"People discovered me as a dancer when I was 18, but the reason I am so happy and positive all the time is because of certain things that I have gone through in my life that I don't really choose to talk about, and those are the things that I can really relate to with Ariel," reveals the 23-year-old. "Not that it was an easy thing, but the most natural scene for me to do was the scene in the church. It came from a real place. It was free therapy. I have certain experiences that really helped me become that."
Both the director and her fellow actors give the multi-talented Julianne huge props for handling the challenging scene so well. Known for her generosity and approachability among everyone from the extras to the crew (for whom she hired masseuses after one particularly trying day), she thoughtfully sent out an e-mail to everyone the day before she filmed the difficult scene, explaining why she would be a little less friendly that day.
"Look, I'm just getting in my space," she wrote. "If I don't respond to a question you ask me, I'm really sorry. I'm gonna have my headphones on, listening to music. Don't take it personal, it's just for today."
Her process worked. "When [she] started nailing it, there was just this electricity among the crew," boasts the film's proud director. "We'd look at each other and nod and smile. This was a different kind of pride that was happening than just an actress hitting it ... it was like step one of the Julianne Hough career. It was pretty damn good."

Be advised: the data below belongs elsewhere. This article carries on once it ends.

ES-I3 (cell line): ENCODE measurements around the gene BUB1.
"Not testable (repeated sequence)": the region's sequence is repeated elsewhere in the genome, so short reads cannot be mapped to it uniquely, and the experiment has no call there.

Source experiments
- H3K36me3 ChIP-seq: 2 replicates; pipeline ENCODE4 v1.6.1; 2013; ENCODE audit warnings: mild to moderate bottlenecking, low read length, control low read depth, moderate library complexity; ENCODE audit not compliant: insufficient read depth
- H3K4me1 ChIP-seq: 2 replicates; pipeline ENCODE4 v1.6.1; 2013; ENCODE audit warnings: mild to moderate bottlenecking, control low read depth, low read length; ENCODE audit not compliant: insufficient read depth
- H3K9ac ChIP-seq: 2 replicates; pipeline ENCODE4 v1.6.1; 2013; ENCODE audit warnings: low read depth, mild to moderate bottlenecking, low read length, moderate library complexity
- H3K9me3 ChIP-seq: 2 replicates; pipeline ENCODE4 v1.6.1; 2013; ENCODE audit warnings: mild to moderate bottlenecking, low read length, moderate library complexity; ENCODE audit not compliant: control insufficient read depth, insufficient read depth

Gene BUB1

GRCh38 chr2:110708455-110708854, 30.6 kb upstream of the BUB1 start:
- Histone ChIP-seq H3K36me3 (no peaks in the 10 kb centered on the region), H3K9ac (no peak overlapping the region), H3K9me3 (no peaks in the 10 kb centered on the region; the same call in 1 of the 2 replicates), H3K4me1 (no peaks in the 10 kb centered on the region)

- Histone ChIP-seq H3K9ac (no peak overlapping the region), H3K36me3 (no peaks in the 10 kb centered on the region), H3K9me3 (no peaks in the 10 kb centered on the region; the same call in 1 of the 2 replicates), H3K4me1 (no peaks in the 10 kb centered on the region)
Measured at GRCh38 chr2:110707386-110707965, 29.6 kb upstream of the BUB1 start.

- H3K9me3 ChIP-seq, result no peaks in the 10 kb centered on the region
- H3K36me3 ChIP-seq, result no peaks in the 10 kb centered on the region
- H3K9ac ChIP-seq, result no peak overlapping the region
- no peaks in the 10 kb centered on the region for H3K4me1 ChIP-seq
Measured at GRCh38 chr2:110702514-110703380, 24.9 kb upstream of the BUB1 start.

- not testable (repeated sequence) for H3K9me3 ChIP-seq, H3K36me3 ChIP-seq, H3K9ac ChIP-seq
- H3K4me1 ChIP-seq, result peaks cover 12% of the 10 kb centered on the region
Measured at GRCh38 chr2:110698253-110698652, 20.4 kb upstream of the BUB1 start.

The blond beauty admits she gave herself a break following the emotionally taxing day. "I definitely rewarded myself," she recalls. "I had been on this crazy diet and hadn't messed up at all, and after that night, because it's exhausting crying and feeling that stuff, I went to [a local pizza place] and got literally every flavor. And they're big pizzas! I got every flavor they had and I got a bottle of wine, and I had chocolate dessert and everything. I was so sick!"
The church scene wasn't the only trying day for the Utah native. Her character also deals with domestic violence, as Ariel is brutally beaten up while trying to end the relationship with her boyfriend, Chuck Cranston (played by Patrick John Flueger). She manages to work out some her emotions on-screen by taking a metal rod to his beloved pick-up truck.
"That's a tough scene for my family to watch that, or for my loved ones to watch that," she concedes. "They see the same emotions in me, so watching that happen, they were all like they couldn't breathe almost ... I really loved that scene, too, because I got to beat the crap out of [his] truck."
In addition to the powerful emotional scenes, there's plenty of fancy footwork, including one unforgettable scene dubbed "The Angry Dance," which was a dream come true for Kenny. The scene was repeated from the original flick, but with a decidedly different angle.